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“It’s Finally Time”: Britney Spears Opens Up About Justin Timberlake, Shaving Her Head, and That VMAs Snake

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Britney Spears‘ memoir, The Woman In Me, hits shelves next week on October 24, and she’s promised a no-holds-barred narrative for her fans.

“It is finally time for me to raise my voice and speak out, and my fans deserve to hear it directly from me,” she said in an interview. “No more conspiracy, no more lies—just me owning my past, present, and future.”

Though she admitted that having control of her own life following the 13-year legal conservatorship that ended in 2021 is “challenging at times,” Spears revealed that she’s finally ready to speak her truth. “After getting out of my conservatorship, I was finally free to tell my story without consequences from the people in charge of my life.”

In a series of short excerpts from the memoir, the audiobook — which will be read by Oscar-nominated actor Michelle Williams — Spears describes her experience of dating Justin Timberlake, and having an abortion during their much-talked-about relationship. The excerpts also revealed her inner monologue during times the world was watching, like her infamous performance of “I’m a Slave 4 U” at the 2001 MTV Video Music Awards, dancing onstage with a Burmese python draped over her shoulders. The snake was “more terrifying than it appeared,” she wrote. “All I knew was to look down, because I felt if I looked up and caught its eye, it would kill me.”

Even without making reptilian eye contact, Spears writes that her animal co-star terrified her. “What nobody knows is that as I was singing, the snake brought its head right around to my face, right up to me, and started hissing,” she wrote. “I was thinking, Are you serious right now? The snake’s tongue is flicking out at me. Right. Now. Finally, I got to the part where I handed it back, thank God.”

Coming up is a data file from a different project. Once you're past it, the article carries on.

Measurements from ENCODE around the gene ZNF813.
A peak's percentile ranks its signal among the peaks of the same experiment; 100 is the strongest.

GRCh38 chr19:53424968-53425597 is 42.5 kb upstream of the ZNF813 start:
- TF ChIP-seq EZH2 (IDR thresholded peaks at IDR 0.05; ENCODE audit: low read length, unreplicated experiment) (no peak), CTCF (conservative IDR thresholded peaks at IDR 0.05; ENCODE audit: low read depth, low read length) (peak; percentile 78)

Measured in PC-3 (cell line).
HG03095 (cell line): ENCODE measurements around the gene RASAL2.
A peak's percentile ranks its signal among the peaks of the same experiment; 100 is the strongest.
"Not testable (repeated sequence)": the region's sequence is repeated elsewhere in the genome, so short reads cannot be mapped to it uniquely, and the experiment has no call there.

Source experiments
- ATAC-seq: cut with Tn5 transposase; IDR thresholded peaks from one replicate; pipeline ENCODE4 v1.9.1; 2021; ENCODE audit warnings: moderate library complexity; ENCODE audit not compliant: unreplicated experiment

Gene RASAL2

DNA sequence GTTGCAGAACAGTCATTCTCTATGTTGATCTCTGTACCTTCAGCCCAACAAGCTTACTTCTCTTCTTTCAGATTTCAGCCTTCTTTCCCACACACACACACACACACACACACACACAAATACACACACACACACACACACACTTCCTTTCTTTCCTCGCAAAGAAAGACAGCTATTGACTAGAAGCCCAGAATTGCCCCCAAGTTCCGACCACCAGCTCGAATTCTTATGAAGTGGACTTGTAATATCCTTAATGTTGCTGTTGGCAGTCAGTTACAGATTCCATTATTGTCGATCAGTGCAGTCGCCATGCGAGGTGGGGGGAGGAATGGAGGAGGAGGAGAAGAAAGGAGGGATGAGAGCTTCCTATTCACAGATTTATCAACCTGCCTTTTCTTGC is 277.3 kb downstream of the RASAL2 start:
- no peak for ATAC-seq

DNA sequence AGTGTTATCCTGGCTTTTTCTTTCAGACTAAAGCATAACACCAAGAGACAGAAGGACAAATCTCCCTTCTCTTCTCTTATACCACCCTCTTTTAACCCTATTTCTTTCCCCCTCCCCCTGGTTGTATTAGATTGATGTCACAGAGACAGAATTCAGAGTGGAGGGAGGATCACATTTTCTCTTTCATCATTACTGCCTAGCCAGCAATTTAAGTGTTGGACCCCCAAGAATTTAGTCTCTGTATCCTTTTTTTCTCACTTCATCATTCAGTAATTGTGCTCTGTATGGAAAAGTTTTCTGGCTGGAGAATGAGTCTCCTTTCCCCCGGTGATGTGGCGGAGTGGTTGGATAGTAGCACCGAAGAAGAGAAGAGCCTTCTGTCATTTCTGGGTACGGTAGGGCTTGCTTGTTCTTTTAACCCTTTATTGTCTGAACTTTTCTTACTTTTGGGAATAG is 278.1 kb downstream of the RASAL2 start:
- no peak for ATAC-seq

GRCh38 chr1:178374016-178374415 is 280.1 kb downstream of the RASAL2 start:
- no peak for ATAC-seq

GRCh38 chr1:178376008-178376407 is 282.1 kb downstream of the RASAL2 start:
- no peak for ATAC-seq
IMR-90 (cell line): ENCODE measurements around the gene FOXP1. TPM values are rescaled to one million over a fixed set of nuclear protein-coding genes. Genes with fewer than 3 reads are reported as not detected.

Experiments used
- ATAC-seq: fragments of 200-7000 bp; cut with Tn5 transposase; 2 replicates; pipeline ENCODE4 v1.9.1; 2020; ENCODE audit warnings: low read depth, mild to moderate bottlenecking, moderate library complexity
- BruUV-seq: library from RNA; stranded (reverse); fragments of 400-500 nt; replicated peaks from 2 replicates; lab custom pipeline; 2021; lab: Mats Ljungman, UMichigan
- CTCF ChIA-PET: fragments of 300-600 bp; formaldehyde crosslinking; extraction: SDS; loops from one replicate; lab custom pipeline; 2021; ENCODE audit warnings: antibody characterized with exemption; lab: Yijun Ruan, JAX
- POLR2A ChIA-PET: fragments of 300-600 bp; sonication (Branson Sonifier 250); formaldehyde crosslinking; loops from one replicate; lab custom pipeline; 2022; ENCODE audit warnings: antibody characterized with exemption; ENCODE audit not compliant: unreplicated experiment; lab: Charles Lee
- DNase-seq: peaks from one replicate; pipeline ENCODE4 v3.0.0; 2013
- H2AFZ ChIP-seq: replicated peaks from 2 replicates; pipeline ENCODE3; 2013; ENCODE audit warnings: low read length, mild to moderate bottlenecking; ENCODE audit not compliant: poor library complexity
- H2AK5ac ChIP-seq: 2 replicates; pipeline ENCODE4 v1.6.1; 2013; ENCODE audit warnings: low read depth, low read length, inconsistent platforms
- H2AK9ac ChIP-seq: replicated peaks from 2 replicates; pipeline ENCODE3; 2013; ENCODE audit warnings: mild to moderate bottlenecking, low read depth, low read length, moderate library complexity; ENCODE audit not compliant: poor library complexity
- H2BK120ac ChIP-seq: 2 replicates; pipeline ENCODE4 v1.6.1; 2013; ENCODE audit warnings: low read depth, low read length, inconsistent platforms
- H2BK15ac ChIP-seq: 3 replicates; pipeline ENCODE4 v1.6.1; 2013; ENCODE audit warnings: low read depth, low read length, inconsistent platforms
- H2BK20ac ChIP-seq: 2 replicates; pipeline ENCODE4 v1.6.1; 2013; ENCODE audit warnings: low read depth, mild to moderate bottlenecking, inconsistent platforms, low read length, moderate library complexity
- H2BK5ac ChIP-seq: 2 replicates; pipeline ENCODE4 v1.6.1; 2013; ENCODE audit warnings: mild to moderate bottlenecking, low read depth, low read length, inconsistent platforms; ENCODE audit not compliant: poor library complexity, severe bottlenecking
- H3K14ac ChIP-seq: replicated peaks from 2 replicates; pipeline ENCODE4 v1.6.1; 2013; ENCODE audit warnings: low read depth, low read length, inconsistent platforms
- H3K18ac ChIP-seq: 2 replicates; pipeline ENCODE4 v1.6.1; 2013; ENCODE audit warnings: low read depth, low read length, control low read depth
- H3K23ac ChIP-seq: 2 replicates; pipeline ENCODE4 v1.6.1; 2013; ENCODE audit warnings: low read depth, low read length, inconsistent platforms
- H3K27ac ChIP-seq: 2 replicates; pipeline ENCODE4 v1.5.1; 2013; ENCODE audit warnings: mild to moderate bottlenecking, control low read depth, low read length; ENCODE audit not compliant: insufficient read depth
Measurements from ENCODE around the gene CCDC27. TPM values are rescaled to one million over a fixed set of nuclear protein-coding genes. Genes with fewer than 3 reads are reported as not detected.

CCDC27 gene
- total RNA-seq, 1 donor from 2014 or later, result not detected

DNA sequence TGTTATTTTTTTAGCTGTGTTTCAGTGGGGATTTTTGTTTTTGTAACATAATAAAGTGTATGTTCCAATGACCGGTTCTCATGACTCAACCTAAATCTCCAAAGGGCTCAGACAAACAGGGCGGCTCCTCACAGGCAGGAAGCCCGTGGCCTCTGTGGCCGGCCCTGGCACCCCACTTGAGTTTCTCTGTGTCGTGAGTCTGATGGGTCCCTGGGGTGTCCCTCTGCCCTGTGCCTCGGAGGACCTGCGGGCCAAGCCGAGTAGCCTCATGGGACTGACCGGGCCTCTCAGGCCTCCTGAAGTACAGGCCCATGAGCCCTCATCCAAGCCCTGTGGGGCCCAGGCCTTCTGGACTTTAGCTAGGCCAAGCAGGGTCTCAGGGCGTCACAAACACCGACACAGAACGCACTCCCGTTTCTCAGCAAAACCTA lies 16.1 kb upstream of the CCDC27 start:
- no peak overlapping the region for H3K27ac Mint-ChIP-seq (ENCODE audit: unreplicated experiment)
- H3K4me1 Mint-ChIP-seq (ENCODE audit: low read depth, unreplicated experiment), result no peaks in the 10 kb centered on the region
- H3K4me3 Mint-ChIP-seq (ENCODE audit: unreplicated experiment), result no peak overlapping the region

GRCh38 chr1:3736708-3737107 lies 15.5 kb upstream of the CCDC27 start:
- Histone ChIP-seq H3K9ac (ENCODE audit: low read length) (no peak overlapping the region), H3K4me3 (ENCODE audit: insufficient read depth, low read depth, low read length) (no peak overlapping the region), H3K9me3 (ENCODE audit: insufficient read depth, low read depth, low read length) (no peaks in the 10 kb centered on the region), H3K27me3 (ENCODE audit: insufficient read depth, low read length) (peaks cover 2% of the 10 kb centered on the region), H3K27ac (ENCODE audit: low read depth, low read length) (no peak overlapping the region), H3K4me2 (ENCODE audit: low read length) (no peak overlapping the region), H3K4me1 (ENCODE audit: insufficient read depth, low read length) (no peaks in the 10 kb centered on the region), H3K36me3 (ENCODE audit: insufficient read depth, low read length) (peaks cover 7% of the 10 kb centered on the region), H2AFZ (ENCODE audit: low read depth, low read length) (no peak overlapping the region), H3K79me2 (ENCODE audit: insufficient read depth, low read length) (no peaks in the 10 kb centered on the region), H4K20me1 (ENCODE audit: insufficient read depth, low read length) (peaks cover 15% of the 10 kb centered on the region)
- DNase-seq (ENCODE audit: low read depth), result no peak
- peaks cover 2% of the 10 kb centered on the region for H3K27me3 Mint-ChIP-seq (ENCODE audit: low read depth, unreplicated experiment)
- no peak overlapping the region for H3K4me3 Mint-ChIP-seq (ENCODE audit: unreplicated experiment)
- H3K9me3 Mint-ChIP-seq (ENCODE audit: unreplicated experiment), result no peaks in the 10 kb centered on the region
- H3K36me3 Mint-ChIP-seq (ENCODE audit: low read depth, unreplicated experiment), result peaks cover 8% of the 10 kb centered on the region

And, of course, she shares details about what was going through her head during the conservatorship that gave her family legal, financial, and physical control over her life. “I didn’t deserve what my family did to me,” she writes. Before the conservatorship, she’d rebelled, straining against the confines of superstardom and public criticism. “Shaving my head and acting out were my ways of pushing back. But under the conservatorship I was made to understand that those days were now over. I had to grow my hair out and get back into shape. I had to go to bed early and take whatever medication they told me to take.”

She said that her father, Jamie Spears, would criticize her constantly: “He repeatedly told me I looked fat and that I was going to have to do something about it.” In contrast to the joy and drive she felt when recording her early albums, Spears said, “The conservatorship stripped me of my womanhood, made me into a child. I became more of an entity than a person onstage. I had always felt music in my bones and my blood; they stole that from me.”

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